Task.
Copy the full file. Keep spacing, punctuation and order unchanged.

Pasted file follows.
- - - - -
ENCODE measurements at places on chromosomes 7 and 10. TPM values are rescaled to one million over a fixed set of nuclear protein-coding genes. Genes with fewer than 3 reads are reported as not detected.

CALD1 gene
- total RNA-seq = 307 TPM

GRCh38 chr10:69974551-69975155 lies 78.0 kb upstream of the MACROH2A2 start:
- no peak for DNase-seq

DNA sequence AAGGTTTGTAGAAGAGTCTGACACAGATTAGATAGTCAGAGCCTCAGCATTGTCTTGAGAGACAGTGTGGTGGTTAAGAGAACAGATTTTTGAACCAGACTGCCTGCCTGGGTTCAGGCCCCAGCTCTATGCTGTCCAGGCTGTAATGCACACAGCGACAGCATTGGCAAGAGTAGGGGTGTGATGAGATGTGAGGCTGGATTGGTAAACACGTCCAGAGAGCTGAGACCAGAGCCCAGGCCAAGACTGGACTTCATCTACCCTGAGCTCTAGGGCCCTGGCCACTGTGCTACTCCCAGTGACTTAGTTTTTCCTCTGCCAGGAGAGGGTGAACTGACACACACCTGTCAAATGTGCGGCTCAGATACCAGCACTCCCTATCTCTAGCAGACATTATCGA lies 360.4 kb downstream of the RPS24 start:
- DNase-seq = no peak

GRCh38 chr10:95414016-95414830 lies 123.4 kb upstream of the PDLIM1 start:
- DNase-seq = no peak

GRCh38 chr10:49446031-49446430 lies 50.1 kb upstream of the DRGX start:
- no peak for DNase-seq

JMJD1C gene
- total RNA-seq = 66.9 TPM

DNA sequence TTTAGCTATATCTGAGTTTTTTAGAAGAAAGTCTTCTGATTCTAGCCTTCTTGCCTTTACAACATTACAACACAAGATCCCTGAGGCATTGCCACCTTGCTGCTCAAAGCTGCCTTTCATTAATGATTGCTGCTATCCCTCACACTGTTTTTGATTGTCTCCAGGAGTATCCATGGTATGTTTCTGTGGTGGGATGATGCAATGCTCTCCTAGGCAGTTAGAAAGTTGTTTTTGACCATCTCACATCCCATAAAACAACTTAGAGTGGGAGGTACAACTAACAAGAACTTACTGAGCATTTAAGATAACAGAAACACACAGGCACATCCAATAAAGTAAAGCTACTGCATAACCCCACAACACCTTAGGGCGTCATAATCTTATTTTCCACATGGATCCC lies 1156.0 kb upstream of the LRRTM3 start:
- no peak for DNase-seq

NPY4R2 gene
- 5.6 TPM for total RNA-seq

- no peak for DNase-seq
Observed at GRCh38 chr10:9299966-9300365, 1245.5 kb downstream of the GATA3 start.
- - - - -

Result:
ENCODE measurements at places on chromosomes 7 and 10. TPM values are rescaled to one million over a fixed set of nuclear protein-coding genes. Genes with fewer than 3 reads are reported as not detected.

CALD1 gene
- total RNA-seq = 307 TPM

GRCh38 chr10:69974551-69975155 lies 78.0 kb upstream of the MACROH2A2 start:
- no peak for DNase-seq

DNA sequence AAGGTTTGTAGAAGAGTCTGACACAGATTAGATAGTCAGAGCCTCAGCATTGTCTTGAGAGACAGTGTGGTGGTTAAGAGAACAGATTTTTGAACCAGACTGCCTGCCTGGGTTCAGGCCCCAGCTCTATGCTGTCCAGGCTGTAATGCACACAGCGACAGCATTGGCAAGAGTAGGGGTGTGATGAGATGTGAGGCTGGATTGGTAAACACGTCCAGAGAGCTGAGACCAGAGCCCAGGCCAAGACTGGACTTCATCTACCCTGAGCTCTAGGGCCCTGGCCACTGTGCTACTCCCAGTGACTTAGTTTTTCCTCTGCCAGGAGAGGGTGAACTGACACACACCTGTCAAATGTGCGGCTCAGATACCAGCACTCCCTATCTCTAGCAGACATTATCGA lies 360.4 kb downstream of the RPS24 start:
- DNase-seq = no peak

GRCh38 chr10:95414016-95414830 lies 123.4 kb upstream of the PDLIM1 start:
- DNase-seq = no peak

GRCh38 chr10:49446031-49446430 lies 50.1 kb upstream of the DRGX start:
- no peak for DNase-seq

JMJD1C gene
- total RNA-seq = 66.9 TPM

DNA sequence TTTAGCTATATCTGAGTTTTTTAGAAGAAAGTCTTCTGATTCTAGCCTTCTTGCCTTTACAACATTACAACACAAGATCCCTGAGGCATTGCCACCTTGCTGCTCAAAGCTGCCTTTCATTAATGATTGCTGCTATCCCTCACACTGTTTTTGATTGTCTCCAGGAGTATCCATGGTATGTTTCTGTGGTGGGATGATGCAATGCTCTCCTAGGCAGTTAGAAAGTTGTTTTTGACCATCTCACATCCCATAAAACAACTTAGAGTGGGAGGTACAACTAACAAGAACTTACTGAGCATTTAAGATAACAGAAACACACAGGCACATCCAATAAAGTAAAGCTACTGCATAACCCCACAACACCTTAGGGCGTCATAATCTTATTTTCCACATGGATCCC lies 1156.0 kb upstream of the LRRTM3 start:
- no peak for DNase-seq

NPY4R2 gene
- 5.6 TPM for total RNA-seq

- no peak for DNase-seq
Observed at GRCh38 chr10:9299966-9300365, 1245.5 kb downstream of the GATA3 start.